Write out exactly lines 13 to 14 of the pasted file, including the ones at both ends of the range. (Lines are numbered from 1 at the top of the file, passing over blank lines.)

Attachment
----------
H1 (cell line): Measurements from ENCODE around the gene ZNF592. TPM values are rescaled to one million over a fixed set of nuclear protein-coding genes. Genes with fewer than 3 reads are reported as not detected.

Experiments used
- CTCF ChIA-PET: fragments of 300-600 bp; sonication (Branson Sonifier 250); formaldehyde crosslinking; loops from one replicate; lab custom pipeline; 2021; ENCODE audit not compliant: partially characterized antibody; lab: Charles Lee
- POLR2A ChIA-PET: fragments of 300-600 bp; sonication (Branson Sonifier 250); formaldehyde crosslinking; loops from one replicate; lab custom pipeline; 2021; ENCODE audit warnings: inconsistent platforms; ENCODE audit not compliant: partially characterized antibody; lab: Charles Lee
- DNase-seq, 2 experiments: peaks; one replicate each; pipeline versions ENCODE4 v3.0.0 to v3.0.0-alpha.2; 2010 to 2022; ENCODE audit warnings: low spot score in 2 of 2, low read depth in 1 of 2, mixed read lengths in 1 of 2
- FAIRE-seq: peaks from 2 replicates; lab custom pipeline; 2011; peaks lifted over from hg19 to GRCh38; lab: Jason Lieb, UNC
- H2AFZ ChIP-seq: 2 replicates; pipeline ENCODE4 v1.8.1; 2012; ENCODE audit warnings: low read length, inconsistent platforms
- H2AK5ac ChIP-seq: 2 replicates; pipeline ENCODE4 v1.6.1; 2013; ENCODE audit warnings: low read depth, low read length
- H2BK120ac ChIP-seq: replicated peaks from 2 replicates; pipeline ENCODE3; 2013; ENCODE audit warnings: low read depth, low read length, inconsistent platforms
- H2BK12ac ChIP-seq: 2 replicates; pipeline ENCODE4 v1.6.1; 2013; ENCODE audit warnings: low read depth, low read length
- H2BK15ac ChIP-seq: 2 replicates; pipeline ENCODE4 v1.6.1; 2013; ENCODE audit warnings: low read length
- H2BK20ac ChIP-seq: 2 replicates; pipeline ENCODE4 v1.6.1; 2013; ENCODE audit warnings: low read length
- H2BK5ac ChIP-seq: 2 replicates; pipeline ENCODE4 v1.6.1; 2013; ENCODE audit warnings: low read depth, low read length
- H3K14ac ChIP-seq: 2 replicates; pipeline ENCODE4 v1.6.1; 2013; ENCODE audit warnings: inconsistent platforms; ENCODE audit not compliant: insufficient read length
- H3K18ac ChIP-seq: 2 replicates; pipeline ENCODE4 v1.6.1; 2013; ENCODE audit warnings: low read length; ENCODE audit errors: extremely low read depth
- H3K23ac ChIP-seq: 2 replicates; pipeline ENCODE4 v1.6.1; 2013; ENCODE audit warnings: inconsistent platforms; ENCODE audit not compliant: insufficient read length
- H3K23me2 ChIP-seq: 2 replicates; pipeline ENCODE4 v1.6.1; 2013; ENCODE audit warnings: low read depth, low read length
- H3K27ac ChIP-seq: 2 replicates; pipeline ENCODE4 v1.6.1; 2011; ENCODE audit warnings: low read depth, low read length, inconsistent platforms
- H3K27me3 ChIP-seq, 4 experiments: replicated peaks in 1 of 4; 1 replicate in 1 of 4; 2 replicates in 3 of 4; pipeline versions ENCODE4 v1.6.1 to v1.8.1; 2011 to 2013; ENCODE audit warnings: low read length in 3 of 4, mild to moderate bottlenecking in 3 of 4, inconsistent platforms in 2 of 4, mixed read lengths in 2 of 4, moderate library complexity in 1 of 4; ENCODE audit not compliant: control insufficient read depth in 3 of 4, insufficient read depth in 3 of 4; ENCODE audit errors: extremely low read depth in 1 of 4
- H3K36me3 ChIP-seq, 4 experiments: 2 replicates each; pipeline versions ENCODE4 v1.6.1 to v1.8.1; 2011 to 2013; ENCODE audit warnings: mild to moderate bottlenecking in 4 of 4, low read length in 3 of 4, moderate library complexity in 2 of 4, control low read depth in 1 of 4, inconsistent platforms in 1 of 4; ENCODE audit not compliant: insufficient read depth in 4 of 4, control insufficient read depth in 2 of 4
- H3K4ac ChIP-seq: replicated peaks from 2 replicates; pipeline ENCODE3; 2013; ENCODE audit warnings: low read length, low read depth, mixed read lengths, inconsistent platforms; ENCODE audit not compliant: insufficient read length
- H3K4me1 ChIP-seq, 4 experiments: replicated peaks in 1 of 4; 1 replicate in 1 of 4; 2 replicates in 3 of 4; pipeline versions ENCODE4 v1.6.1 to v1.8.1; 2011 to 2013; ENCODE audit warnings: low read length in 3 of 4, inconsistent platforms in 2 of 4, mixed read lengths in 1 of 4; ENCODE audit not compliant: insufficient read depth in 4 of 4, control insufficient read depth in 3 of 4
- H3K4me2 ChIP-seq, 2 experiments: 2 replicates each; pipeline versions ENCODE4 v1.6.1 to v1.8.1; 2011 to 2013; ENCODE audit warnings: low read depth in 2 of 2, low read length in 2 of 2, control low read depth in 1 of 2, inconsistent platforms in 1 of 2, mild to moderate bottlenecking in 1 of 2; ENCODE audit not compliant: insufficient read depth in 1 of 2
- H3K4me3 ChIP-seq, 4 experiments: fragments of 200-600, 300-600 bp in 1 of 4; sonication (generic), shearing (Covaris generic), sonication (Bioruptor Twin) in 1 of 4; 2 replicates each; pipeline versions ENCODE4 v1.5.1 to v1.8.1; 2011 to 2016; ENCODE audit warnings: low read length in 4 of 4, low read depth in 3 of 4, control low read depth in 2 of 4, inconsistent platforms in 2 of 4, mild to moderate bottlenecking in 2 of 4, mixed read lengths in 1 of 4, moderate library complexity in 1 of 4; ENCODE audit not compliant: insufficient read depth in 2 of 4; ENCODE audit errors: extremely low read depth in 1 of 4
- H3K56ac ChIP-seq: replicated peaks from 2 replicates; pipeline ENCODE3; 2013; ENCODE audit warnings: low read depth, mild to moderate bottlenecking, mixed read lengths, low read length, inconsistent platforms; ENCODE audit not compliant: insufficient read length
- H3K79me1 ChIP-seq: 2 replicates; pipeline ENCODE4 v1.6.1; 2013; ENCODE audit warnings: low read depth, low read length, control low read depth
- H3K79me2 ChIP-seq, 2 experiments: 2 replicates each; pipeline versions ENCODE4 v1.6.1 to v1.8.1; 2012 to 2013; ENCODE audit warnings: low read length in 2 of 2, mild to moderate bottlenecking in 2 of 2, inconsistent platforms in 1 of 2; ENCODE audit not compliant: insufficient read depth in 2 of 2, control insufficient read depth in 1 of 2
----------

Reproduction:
- H2BK5ac ChIP-seq: 2 replicates; pipeline ENCODE4 v1.6.1; 2013; ENCODE audit warnings: low read depth, low read length
- H3K14ac ChIP-seq: 2 replicates; pipeline ENCODE4 v1.6.1; 2013; ENCODE audit warnings: inconsistent platforms; ENCODE audit not compliant: insufficient read length